By Elizabeth Normen
The Philip Johnson Tapes: Interviews by Robert A. M. Stern (The Monacelli Press, 2008) offers architect Philip Johnson’s candid take on his life and work. Johnson established the Department of Architecture at the Museum of Modern Art and is perhaps best known for his work with Ludwig Mies van der Rohe on the Seagram Building in New York City, the Glass House in New Canaan, Connecticut, where he lived from 1950 to his death in 2005, and the AT&T building in New York City. Now a National Trust for Historic Preservation property, the Glass House is open to the public (visit http://philipjohnsonglasshouse.org for information). Johnson was a cousin of architect Theodate Pope Riddle of Hill-Stead Museum in Farmington [See James F. O’Gorman’s story in this issue.]
Robert Stern, a protégé of Johnson’s and now the dean of the Yale School of Architecture, interviewed his mentor in 1985 when Johnson was 79. The interviews were by Stern’s and Johnson’s agreement to remain unpublished until after Johnson’s death.
The book is littered with mentions of many of the “greats” of modern and contemporary architecture: Walter Gropius, founder of the Bauhaus, Eero Saarinen, Frank Lloyd Wright, and more recent names like Charles Gwathmey, Michael Graves, and of course, Stern, as well as patrons like the Rockefellers. As the book’s editor Kazys Varnelis notes, “in these tapes, Johnson focuses on his connections, laying bare his network of influence as a construct more formidable than any building he designed.” Johnson himself touches on his “struggle with that dual role,” saying, “I’m better known as an advisor and picker of architects rather than for my own work.”
Below are excerpts that briefly trace his early career. Johnson started work at the Museum of Modern Art while still completing his bachelor’s degree from Harvard (1930).
Philip Johnson: I met Alfred Barr [the museum’s first director and Johnson’s fellow Harvard alum]. At the third meeting, Barr said, “Would you like to start a Museum of Modern Art? I’m founding one in New York next year, with Mrs. Rockefeller and I want somebody to do architecture.”
So I said, “Of course.”
Robert Stern: Did you pay your own way when you got there?
Johnson: I had about a million dollars, which in these days is nothing but in those days was comfortable. So I could pay my own salary. That was the big thing. I charged into the museum in 1929 and I founded the department because I was so immensely wealthy that I could pay my own salary and my assistant’s salary.
After meeting historian of architecture Henry-Russell Hitchcock (1903–1987), who was teaching at Wesleyan University in Middletown, Connecticut, Johnson toured Europe with Hitchcock in 1930. That trip led to the publication of The International Style: Architecture Since 1922(1932) and a related show at MOMA (1932). Johnson left MOMA in 1934 and dabbled in left-wing politics, a period in which Johnson came to feel, “I’d wasted my life.” Johnson decided to return to Harvard to study to become an architect.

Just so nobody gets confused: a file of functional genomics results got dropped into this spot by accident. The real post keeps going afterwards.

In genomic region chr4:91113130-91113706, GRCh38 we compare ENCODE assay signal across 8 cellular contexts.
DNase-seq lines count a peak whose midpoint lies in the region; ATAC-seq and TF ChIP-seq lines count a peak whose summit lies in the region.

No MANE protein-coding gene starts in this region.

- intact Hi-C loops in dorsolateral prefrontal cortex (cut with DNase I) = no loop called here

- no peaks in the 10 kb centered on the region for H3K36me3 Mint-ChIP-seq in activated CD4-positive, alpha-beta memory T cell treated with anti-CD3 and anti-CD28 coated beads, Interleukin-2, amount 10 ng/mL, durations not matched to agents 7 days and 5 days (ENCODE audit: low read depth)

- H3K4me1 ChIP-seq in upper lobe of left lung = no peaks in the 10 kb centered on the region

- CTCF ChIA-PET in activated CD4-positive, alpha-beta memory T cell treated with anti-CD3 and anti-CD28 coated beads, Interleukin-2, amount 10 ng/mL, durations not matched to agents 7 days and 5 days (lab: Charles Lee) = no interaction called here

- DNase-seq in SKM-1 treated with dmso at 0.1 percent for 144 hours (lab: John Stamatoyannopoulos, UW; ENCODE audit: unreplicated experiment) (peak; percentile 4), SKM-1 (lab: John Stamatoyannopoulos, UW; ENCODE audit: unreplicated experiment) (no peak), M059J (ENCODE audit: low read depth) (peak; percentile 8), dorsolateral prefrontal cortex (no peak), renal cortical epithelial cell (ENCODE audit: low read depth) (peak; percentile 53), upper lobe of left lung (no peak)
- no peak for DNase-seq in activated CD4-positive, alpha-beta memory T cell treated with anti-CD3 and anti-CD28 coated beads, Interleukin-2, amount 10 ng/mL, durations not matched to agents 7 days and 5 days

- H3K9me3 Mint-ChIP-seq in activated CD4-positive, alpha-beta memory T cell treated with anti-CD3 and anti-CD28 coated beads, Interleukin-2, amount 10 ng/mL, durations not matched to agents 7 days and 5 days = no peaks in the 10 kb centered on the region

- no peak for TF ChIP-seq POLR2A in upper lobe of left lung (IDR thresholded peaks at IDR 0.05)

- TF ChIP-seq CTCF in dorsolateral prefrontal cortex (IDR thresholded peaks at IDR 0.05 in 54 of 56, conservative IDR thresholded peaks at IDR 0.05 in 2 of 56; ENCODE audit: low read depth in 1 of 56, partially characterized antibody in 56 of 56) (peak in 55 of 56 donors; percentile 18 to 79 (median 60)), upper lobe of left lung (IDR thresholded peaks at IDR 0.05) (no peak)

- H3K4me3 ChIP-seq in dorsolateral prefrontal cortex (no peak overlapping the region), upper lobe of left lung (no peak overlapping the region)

Johnson: It was 1939, that winter I spent … twiddling my thumbs and trying to figure out what to do with my life, which was unraveling, that I decided to go to Harvard. …
Stern: But how, at age 34, did you just pick up the phone and call Harvard and say, “Can I enroll?”
Johnson: Well, they were delighted because of the book [The International Style]. … I went up to see [professor and architect Marcel]Breuer. I went up for an interview and told him my terror at trying to be an architect ….
Johnson’s thesis project was a house he built at 9 Ash Street in Cambridge. He received his degree in 1943.
Stern: You didn’t feel when you came out of architecture school that you should get a job in somebody’s [architecture]office—
Johnson: Oh, no.
Stern: —and learn about working drawings and things like that?
Johnson: I was much too rich to bother about that. That only came up back to haunt me later when I wanted a license. But in those days, there was no license needed for houses. … I didn’t know I’d build as big as I have, but I thought I was going to be a serious architect from the beginning.
In fact, Johnson did not receive his license in New York until the 1950s, skirting the laws for years.
Johnson: Yes, [I took the test] two or three times, because I kept flunking design. … I couldn’t get my license. Design was the only part I flunked. I had no trouble with structures. Oh, I did have a little trouble at first with [site]planning. …Yes, with arranging: “Arrange these houses on these lots.” Well, I didn’t know that you just copied the latest suburban subdivision. So I tried to do something classical and monumental and flunked. I learned better when I went to school; I finally went to cram school.
After a stint in the Army, Johnson returned to MOMA in 1945/46 as the director of architecture and design, mounting an exhibition on his mentor, Mies van der Rohe in 1947. He designed MOMA’s annex from 1949 to 1951 (the structure was razed in 1979), taught at Cornell and Yale, and designed several homes, including his own Glass House (completed in 1949) and several other houses in New Canaan.
Johnson: But the [Glass] house was, of course, the center of activity. … It did become—you couldn’t be a Yale student if you hadn’t been down to see it. … I chose New Canaan because Breuer lived there and [John] Johansen lived there and so did Eliot Noyes [with Johnson and Landis Gore, the group known as the “Harvard Five” architects]. … And I could teach at Yale and be connected.
In the 1960s, Johnson fell from favor before his career gained a second wind in the 1970s with a focus on corporate projects in partnership with John Burgee. Johnson was awarded the first Pritzker Architecture Prize in 1979 and appeared on the cover of Timemagazine (January 8, 1979) holding a model of the AT&T Building in New York City (1985).
Elizabeth Normen is publisher of Connecticut Explored.